Tuesday, May 17, 2011

Chicken Stock

Why is chicken soup superior to all the things we have, even more relaxing than 'Tylenol'? It is because chicken soup has a natural ingredient which feeds, repairs and calms the mucous lining in the beginning or ending of the nervous system. It is easily pulled away from the intestine through too many laxatives, too many food additives....and parasites. Chicken soup...heals the nerves, improves digestion, reduces allergies, relaxes and gives strength.

Hanna Kroeger, Ageless Remedies from Mother's Kitchen

If you don't know, that natural ingredient that she mentions above is gelatin-rich meat stock...and in this case, chicken stock.

Since it is close to stewing hen time, I thought it would be a good time to post a recipe for chicken stock. Chicken stock can be used for more than making chicken soup, of course, and by doing so, we can get more of this gelatin-rich broth into our system to bring about healing and health. Use it in places that call for water, like stir fying & making rice.

Making stock isn't hard (the stove does most of the work), it just takes a little bit of time....but it's time well spent!

The best (easiest) way to make stock is to make a big batch and then freeze it into freezer bags in the size amounts that you use most. If you have a really big stock pot, you can double this recipe.



Farm-raised, pastured/free ranged chickens give the best results. Many battery-raised chickens will not produce stock that gels.

6 lbs chicken scraps *
4 qts. water
3-4 carrots, peeled & coarsely chopped
1 med onion, coarsely chopped
2 leeks, including green part, coarsely chopped
3 celery stalks, with leaves, coarsely chopped **
2 bay leaves
4 sprigs parsley
7-10 peppercorns
2 Tbs. salt
3/4 cup dry white wine (or 1/4 cup vinegar) ***

Place chicken into a stockpot and add water. Bring to boil, removing scum that rises to the top. After scumming subsides, put the rest of the ingredients into the pot and bring everything back up to a boil.

Reduce heat to simmer and cook covered for 4-24 hours. The longer you cook the stock, the richer and more flavorful it will be.

Remove from heat and cool some.
Remove the chicken pieces and big chunks of veggies from the stock with a slotted spoon.
Strain stock through several layers of wet cheesecloth over a strainer.
Reserve chicken meat for soup or other uses. Discard everything else but the liquid.

The test to whether your stock contains good amounts of gelatin is done by chilling the broth. It should thicken, and thicken to the point of jelling completely like a bowl of jello, when refrigerated.
whitish stuff on the top is the fat, scrap it off and discard.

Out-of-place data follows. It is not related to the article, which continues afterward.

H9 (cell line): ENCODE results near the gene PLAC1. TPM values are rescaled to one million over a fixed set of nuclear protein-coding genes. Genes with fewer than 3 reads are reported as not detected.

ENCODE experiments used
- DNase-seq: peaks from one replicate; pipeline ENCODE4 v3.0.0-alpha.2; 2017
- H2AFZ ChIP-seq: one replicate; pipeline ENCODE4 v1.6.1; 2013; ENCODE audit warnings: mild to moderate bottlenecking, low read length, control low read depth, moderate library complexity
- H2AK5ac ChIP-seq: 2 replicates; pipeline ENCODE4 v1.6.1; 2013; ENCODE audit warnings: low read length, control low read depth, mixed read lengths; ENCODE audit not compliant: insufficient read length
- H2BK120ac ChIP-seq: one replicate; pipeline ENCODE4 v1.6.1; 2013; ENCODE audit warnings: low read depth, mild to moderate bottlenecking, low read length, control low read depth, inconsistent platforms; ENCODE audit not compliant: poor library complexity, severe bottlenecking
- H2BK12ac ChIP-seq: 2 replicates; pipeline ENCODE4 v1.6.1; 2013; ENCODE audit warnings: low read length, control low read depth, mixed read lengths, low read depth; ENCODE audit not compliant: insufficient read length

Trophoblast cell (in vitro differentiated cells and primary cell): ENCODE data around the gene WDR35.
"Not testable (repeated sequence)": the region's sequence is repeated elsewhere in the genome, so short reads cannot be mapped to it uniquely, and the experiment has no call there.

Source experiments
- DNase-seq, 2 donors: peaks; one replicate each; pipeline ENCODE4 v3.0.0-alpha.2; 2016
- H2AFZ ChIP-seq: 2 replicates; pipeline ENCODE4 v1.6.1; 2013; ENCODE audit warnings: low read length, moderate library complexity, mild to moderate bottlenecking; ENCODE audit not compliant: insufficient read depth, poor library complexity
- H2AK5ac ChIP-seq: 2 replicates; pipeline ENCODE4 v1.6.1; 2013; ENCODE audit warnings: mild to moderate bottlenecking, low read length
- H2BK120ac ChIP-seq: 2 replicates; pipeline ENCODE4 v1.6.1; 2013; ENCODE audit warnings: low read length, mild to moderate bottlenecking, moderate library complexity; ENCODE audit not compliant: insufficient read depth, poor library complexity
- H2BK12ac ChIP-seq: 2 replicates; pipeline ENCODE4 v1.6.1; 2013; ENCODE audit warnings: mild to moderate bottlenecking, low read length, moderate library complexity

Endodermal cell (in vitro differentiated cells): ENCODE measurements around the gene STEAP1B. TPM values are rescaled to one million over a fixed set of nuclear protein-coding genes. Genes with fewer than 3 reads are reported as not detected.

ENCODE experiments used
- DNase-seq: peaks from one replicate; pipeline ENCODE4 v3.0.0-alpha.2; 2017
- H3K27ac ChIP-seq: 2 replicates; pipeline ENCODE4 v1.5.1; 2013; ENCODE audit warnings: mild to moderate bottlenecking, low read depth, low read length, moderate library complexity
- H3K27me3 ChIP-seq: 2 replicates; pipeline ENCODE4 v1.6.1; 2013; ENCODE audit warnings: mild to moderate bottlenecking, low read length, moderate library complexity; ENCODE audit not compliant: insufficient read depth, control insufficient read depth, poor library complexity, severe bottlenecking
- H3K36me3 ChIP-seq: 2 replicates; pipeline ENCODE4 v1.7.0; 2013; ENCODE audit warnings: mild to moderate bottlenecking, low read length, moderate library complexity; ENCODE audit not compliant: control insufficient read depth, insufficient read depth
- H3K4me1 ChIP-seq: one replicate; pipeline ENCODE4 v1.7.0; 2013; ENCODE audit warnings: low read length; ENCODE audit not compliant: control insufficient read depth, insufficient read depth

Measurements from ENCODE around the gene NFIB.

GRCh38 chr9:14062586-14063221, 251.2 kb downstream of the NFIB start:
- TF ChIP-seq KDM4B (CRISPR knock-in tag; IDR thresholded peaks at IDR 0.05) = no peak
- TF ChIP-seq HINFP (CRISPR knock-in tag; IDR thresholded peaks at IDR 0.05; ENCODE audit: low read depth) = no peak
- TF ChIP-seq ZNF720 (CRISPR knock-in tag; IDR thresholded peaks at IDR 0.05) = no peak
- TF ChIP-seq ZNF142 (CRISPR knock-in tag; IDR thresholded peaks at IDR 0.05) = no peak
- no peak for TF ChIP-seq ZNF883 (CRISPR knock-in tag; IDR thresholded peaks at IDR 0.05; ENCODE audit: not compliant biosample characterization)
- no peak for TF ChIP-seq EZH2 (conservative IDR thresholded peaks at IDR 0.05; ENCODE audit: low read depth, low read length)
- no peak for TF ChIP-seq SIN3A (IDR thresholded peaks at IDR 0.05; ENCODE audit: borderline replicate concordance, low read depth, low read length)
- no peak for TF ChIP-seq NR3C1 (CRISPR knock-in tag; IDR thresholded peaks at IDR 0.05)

Scoop out the amounts needed and put into a covered container or freezer bag.
Use immediately, refrigerate (for up to several days) or freeze.

* Chicken scraps can be bones, necks, backs and other scraps (chicken feet are loaded with gelatin so don't be afraid to use them!). If using whole chicken, cut it up into pieces.
** Using the center of your celery bunch works well as that is where the leaves and the 'not as pretty' stalks are. If a bunch of celery is going bad before you can use it all up, put it into the freezer and when you make stock, pull it out and use that.
*** Don't be tempted to leave out the wine/vinegar thinking it is not important; you need this acid to pull out the minerals from the bones.

Wednesday, May 4, 2011

One Big Egg!

Since we have some older hens, we are getting some jumbo and x-jumbo eggs. As the hens age they lay few but bigger eggs. The other day John brought in one that was the biggest I've seen. I got the tape measure out to see just how big it was.

Now aren't you glad you didn't lay that one!?!?!?

I put this x-jumbo egg (really it's almost a double jumbo) next to a reg jumbo egg and a quarter just to compare.

Then a few days later I got another one. It was almost the same size but not quite as big, but both were a handful as you can see. I believe this eggs is coming from the same hen as the shell types are the same.

So I decided to make breakfast out of that one really big egg. I usually do 2 regular eggs (if I have any regular ones to eat as we usually keep the really big ones, really small ones, cracked ones or the weird shaped ones for us so regular isn't something we have often in the frig) or I could use 4 small ones or a combo of 1 big and 1 small.....but I thought that this time the 1 super big one would be enough. Sure enough it was! I was wondering if it would be a double yoker. Notice the color of the yokes? The bright orange color comes from the grass that the hens get to eat. You won't see that in any store egg! I cooked it up with our grass-fed, nitrite free pork bacon.

Time to eat!
The toast has homemade strawberry/blueberry/red raspberry jam made from our organically grown strawberries, blueberries and red raspberries using the pectin we sell that allows me to choose the kind & amount of sugar to add to it, so it is low-sugar mixed berry jam. The toast is a bit darker than I would like but everything was yummy just the same.
A great start to a busy day.

Sunday, May 1, 2011

Survey winners

We have mailed out our farm newsletter, order form and price list for the 2011 season but this we included a local food survey. If you filled it out and returned that survey to us by April 30, you could be included in a drawing for a $10 gift certificate for Fair View Meadow Farm. There were to be 3 winners and today is May 1.... so the winners are:

Ann Wakefield
Dennis Livchak
Helene Lain


Thank you for taking the time to fill this out and share your thoughts with us. Also a thank you goes out to the others that took the time to fill it out and send it in as well but didn't get their name pulled.